Maidstone Mote House

Has been described as a Possible Fortified Manor House

There are no visible remains

NameMaidstone Mote House
Alternative NamesMaydenstan; Shoford Maideston
Historic CountryKent
Modern AuthorityKent
1974 AuthorityKent
Civil ParishMaidstone

The medieval moat was not identified. The present house was almost certainly the first building to occupy the high ground overlooking the large artificial lake. Presumably a moated site would lie on the lower slopes near the river but the banks of the River Len have become overgrown and the numerous small ponds are slowly silting up. The large lake created by damming the Len is used for recreational purposes. (PastScape)

THE MOTE was an antient seat in this parish, situated about a mile eastward from the town of Maidstone, and encircled with a pleasant park. It was formerly castellated, and in the reign of Henry III. was part of the possessions of the noted family of Leyborne. In the 51st year of which Roger de Leyborne obtained the grant of a market, to be held weekly at this place on a Tuesday, and a yearly fair for three days at the feast of St. Cross. After the Leybornes were extinct here, it was become the property of John de Shofford, from whom it acquired the name of the manor of Shofford, alias Le Mote. (Hasted)

William's involvement with the sheriff and the cathedral probably explains why his house was the target of popular vindictiveness. When it was all over he may, of course, have felt that a substantial stone-built, crenellated new house (perhaps with parapets to protect the roof) would reduce the risk of arson and afford him more security in the future. But such dwellings were frequently (in fact, normally) built without any licence to crenellate. Without doubt, the function of the licence to William was to reaffirm his status and his association with the great. It was an emphatic and demonstrative response to the menu peuple who had dared to resent and attack his standing. (Coulson 1982)

Gatehouse Comments

Mote House is a Country house built near the site of C14 castellated manor house which was demolished circa 1800. There are no remains at Mote Park other than the listed C19 house. 'Shoford', was granted a licence, to William Topclyve, in 1382, after it had been levelled by insurgents. Hasted clearly identifies Mote House as the same as Shoford manor but, despite giving a full tenurial history, does not identify William Topclyve as holding the manor or mention the licence to crenellate. However, it is possible Hasted is incorrect and that Shoford is not the same as Mote house. The identification of it as a 'small place' (minutam placeam)_in the licence enrollment adds to this possibility as Mote House was a large manor. Leland c1540 mentions a castle in good repair, but this most probably refers to the Archbishop's palace.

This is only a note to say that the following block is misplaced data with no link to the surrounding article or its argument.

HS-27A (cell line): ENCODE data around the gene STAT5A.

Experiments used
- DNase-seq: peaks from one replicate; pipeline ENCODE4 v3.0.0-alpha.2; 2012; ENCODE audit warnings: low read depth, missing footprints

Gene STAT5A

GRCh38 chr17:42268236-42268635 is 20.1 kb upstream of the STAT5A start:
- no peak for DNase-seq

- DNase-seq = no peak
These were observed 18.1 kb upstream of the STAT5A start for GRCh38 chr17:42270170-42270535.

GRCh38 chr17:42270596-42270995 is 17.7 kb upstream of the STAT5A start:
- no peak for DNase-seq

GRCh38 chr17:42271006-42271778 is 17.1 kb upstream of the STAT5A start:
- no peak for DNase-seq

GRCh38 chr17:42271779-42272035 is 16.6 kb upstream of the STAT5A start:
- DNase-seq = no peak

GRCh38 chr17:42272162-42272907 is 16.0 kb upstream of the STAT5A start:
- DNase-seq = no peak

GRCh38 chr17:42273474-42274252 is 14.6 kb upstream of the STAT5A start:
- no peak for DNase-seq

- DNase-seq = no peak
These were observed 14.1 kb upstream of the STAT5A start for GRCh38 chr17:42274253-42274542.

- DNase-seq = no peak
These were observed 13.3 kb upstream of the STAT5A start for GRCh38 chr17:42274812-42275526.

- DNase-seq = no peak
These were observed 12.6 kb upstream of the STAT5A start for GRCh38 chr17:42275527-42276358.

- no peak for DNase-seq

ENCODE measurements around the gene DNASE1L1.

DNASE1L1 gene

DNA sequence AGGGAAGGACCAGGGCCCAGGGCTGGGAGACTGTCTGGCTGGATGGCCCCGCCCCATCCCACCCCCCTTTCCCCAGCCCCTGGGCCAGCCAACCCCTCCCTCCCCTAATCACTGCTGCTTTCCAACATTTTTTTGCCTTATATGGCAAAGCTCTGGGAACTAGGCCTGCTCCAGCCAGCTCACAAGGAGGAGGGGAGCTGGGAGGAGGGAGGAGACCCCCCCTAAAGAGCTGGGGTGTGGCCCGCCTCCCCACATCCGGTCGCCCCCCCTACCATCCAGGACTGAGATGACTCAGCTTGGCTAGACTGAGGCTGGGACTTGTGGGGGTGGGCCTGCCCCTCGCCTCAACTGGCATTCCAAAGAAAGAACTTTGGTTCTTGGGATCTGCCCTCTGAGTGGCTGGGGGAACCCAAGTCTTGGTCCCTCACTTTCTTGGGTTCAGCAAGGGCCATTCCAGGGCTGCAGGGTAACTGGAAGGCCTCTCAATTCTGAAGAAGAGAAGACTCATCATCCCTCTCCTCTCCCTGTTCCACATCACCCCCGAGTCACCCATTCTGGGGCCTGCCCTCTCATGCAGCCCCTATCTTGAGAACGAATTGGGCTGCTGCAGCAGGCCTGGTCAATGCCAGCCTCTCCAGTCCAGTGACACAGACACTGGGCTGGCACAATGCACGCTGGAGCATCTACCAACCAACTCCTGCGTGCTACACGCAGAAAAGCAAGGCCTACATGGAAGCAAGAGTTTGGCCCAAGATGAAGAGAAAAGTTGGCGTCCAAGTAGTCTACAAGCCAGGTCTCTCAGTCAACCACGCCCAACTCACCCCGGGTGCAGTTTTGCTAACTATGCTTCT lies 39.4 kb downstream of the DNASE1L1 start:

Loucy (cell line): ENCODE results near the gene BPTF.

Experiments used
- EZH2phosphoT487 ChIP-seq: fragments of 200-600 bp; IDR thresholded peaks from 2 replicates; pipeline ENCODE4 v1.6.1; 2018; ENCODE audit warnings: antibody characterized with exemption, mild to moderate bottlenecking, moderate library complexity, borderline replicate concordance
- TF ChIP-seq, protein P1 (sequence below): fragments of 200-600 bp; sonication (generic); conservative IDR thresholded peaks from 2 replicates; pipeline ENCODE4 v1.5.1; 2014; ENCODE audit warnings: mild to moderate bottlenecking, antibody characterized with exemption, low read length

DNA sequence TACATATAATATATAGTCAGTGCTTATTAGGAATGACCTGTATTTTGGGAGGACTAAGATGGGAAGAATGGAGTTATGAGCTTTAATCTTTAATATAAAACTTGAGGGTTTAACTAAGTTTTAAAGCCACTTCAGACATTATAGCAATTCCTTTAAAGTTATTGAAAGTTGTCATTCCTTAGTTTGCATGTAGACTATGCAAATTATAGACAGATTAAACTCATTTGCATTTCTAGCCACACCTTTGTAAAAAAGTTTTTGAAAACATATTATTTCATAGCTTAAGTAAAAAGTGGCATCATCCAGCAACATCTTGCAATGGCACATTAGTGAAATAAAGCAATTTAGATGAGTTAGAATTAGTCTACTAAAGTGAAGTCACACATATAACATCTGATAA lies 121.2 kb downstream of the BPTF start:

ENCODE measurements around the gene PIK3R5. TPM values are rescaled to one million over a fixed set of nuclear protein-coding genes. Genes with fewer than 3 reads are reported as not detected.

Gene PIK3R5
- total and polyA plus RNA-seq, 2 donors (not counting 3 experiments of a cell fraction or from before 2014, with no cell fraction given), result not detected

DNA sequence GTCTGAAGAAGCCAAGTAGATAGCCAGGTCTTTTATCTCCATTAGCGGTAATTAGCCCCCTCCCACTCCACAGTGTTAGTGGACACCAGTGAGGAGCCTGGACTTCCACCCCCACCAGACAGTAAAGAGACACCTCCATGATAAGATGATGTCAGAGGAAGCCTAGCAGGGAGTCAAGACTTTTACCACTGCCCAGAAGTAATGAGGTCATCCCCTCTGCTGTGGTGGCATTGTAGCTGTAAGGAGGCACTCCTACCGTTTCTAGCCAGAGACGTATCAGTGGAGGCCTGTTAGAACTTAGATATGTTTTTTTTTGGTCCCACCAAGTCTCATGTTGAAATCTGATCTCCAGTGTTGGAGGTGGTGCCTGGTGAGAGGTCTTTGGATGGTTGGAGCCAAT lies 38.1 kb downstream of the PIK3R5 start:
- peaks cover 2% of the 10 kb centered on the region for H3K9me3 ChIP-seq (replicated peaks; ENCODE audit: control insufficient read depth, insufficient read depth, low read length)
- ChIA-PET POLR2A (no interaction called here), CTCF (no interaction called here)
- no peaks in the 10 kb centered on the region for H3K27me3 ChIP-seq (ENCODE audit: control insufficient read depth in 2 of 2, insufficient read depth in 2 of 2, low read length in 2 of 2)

- Philip Davis

Not scheduled

This is a Grade 2* listed building protected by law

Historic England Scheduled Monument Number
Historic England Listed Building number(s)
Images Of England
Historic England (PastScape) Defra or Monument number(s)
County Historic Environment Record
OS Map Grid ReferenceTQ781549
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  • Salter, Mike, 2000, The Castles of Kent (Malvern: Folly Publications) p. 56
  • Newman, John, 1976, Buildings of England: West Kent and the Weald p. 413-14
  • Turner, T.H. and Parker, J.H., 1859, Some account of Domestic Architecture in England (Oxford) Vol. 3 Part 2 p. 406 online copy
  • Hasted, Edward, 1798 (2edn), The history and topographical survey of the county of Kent Vol. 4 p. 260- online transcription


  • Chandler, John, 1993, John Leland's Itinerary: travels in Tudor England  (Sutton Publishing) p. 250
  • Toulmin-Smith, Lucy (ed), 1909, The itinerary of John Leland in or about the years 1535-1543 (London: Bell and Sons) Vol. 4 p. 47 online copy


  • Coulson, Charles, 2007-8, 'On Crenellating, in Kent and Beyond - A Retrospection' Castle Studies Group Journal Vol. 21 p. 189-201 esp p. 197-8
  • Coulson, C., 1982, 'Hierarchism in Conventual Crenellation: An Essay in the Sociology and Metaphysics of Medieval Fortification' Medieval Archaeology Vol. 26 p. 85-6 download copy
  • 1977, 'Investigations and Excavations during the Year' Archaeologia Cantiana Vol. 93 p. 222 online copy

Primary Sources

  • Maxwell Lyte, H.C. (ed), 1897, Calendar of Patent Rolls Richard II (1381-85) Vol. 2 p. 132 online copy


  • Canterbury Archaeological Trust, 2006, Mote Park, Maidstone An Historic Building Survey of the House and its Outbuildings